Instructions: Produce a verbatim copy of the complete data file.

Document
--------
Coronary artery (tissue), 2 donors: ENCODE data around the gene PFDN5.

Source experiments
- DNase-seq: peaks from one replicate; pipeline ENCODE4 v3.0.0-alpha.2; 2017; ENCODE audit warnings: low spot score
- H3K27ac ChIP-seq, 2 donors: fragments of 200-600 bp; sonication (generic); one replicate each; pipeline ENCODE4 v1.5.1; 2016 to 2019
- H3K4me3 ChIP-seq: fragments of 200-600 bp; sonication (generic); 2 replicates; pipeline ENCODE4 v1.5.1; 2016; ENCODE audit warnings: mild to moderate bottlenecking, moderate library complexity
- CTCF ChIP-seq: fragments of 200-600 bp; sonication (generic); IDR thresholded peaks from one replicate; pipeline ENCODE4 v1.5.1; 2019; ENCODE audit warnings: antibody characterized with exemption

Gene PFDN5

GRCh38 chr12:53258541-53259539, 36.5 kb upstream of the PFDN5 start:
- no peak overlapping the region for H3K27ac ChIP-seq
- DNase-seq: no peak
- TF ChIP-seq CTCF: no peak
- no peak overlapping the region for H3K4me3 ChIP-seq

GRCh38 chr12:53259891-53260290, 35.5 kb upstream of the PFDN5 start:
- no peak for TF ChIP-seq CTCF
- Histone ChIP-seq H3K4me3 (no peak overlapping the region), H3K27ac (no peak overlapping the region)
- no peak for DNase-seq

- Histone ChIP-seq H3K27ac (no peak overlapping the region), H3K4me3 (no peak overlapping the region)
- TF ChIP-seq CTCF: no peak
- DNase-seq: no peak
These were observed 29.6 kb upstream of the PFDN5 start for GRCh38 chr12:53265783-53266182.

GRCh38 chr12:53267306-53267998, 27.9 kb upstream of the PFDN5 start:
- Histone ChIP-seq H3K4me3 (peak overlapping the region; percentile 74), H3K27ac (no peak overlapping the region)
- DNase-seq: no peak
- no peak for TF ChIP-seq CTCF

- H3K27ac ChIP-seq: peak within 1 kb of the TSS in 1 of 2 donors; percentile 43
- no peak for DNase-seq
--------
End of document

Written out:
Coronary artery (tissue), 2 donors: ENCODE data around the gene PFDN5.

Source experiments
- DNase-seq: peaks from one replicate; pipeline ENCODE4 v3.0.0-alpha.2; 2017; ENCODE audit warnings: low spot score
- H3K27ac ChIP-seq, 2 donors: fragments of 200-600 bp; sonication (generic); one replicate each; pipeline ENCODE4 v1.5.1; 2016 to 2019
- H3K4me3 ChIP-seq: fragments of 200-600 bp; sonication (generic); 2 replicates; pipeline ENCODE4 v1.5.1; 2016; ENCODE audit warnings: mild to moderate bottlenecking, moderate library complexity
- CTCF ChIP-seq: fragments of 200-600 bp; sonication (generic); IDR thresholded peaks from one replicate; pipeline ENCODE4 v1.5.1; 2019; ENCODE audit warnings: antibody characterized with exemption

Gene PFDN5

GRCh38 chr12:53258541-53259539, 36.5 kb upstream of the PFDN5 start:
- no peak overlapping the region for H3K27ac ChIP-seq
- DNase-seq: no peak
- TF ChIP-seq CTCF: no peak
- no peak overlapping the region for H3K4me3 ChIP-seq

GRCh38 chr12:53259891-53260290, 35.5 kb upstream of the PFDN5 start:
- no peak for TF ChIP-seq CTCF
- Histone ChIP-seq H3K4me3 (no peak overlapping the region), H3K27ac (no peak overlapping the region)
- no peak for DNase-seq

- Histone ChIP-seq H3K27ac (no peak overlapping the region), H3K4me3 (no peak overlapping the region)
- TF ChIP-seq CTCF: no peak
- DNase-seq: no peak
These were observed 29.6 kb upstream of the PFDN5 start for GRCh38 chr12:53265783-53266182.

GRCh38 chr12:53267306-53267998, 27.9 kb upstream of the PFDN5 start:
- Histone ChIP-seq H3K4me3 (peak overlapping the region; percentile 74), H3K27ac (no peak overlapping the region)
- DNase-seq: no peak
- no peak for TF ChIP-seq CTCF

- H3K27ac ChIP-seq: peak within 1 kb of the TSS in 1 of 2 donors; percentile 43
- no peak for DNase-seq